Total drive from Fairbanks to Eagle was 10 hours. The last 94 miles, from Chicken to Eagle, took me 3 hours. Winding, narrow mountain roads with no gaurdrails, soft and sometime disintegrating shoulders made for an interesting drive. The only time it was actually scary was meeting head on traffic unexpectedly going around a corner. The one tour bus we met coming from Dawson, had a pilot car so I found a wide spot in the road and pulled over to wait for it to pass. Good thing too, the wide spots in the road, not that wide…
Most of the drive was muddy but we did hit a few sweet dry spots.
We were to meet Wayne and Scarlett in Eagle between 5:30 and 6:00 pm. She said she would be either at the store or at the boat landing. We got to the store at 5:16 and it was already closed so we headed on to the edge of town to the boat landing. We met them coming out between the two spots. Perfect timing! So we parked the car, grabbed our backpacks and rain gear, the watermelon, bag of oranges and bottle of wine I had brought for them and hopped in the boat. Luckily we were there in between rain showers! Olivia was pretty scared getting on the boat and I must admit, being on the Yukon River IS intimidating. I had crossed the river before going up the Dalton. I believe that is the only bridge in the state that crosses the river. But being so high above it in no way lets you feel the enormity of its power like being on it in a small, insignificant feeling boat.
I have a plumber in the making! It was a bit cold. I felt bad that I didn’t make Olivia bring a heavier jacket.
7 miles up the river and we come to their vehicles for the last mile, up a trail they just had to cut last year. The ice flood Eagle suffered winter before last took out their last trail.
Eagle was dramatically altered during breakup in May of 2009, when ice jams on the Yukon River pushed ice up and over the retaining wall and into buildings along Front Street. Homes, trucks, boats, so many things were destroyed. Check here for pictures of the devastation caused by the truck sized pieces of ice.
The river runs right out of the left side border of this picture. You can see where the trees were sheared off by the ice.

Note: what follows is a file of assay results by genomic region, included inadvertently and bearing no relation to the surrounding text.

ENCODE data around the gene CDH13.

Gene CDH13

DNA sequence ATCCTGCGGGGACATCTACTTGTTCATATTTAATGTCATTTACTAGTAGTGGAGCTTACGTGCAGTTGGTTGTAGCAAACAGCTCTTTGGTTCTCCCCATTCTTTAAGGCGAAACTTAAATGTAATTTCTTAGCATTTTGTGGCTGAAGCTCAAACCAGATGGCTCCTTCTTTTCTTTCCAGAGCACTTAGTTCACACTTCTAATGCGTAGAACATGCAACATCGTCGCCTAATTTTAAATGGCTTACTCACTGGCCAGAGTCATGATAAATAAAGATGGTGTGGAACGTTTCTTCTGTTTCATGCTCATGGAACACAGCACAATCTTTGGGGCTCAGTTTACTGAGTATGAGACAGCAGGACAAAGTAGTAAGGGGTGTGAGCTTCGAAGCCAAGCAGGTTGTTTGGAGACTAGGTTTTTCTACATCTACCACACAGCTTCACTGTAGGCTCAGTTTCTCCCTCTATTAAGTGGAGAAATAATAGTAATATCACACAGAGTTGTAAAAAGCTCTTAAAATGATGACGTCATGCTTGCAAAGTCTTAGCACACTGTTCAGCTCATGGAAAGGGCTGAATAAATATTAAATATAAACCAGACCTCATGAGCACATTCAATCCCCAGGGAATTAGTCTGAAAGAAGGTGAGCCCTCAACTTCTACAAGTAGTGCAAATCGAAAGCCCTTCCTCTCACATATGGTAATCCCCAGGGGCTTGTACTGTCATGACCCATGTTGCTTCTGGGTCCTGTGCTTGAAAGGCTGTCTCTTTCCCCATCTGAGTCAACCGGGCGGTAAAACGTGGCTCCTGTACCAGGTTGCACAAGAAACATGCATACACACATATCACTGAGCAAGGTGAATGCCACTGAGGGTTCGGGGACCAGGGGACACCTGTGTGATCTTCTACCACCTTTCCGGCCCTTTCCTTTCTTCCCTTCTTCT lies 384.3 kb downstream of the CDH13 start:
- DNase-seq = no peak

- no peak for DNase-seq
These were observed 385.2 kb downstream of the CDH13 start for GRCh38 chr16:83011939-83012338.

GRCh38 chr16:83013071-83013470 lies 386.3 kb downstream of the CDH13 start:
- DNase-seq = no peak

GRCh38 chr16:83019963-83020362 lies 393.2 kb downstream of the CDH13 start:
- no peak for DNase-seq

After we got settled down at Wayne and Scarlett’s, Scarlett took us on a walk to “the back cabin”. Of course, you don’t take walks out here without being prepared for bear.
She also let a few sled dogs loose to work guard duty. I felt much better with them running loose and sniffing all over. The had a bear sniffing around the house a few days before, but some handy hunters who were staying with them took care of it.
This cabin was made by hand by their son. I think he is all of 17 or 18. Pretty darn impressive huh?
The spectacular view from their front yard. I could sit here and drink coffee forever but only had a bit of time to do so that next morning before needing to get back on the river/road. It was wonderful.
After a dinner of mooseburgers and some YUMMY bear, potato salad, and watermelon we all went to bed. Well, we did have to try some of the wine. We were pretty tired from the drive but I was proud of the way the kids behaved for as tired as they were. When we were kids we always slept whenever on a trip. Not these guys. They are afraid they will miss something. I am glad they have an appreciation of scenery at such a young age.
Back through Eagle we took a few pictures since once again, it wasn’t raining.
Lots of burned areas, whole mountainside.
I am really just seriously in love with this area. I have visions of my own little cabin sometime in the future after the children have gone on to their own lives.
Finally we get back to Chicken and once again my Alaska Kharma looks after us and we have a break in the rain while we set up camp.
Appalachia meets the arctic.
My friend Bonnie and her husband Jim.
Yea, they got yelled at by a “mean lady” for going up there. Because “what if they slide down and mess up the rocks?!” Perhaps she doesn’t realize that they would certainly and most carefully replace any rocks they happened to mess up. Of course, said lady didn’t say anything about the dog that DID turn over a rock…whatever. They were bored, I thought it was a good thing for them to do, there in plain sight.
The stage, the pink truck said Katchemak Mining Co.
Carsten Thies, photographer extraordinaire.
The camper on the right of us was a woman and daughter. It was nice for the kids to have another kid to play with. Then the second day, Laurie, above, came and camped on the left of us. The three of us women and the kids all pooled our resources under my canopy and cooked and fed kids, and visited as well as had a few beers together. This is Laurie’s handy, dandy cookstove and tea kettle. My breakfast for dinner, bacon, eggs with yellow squash, asparagus, red peppers, onions, and cheese.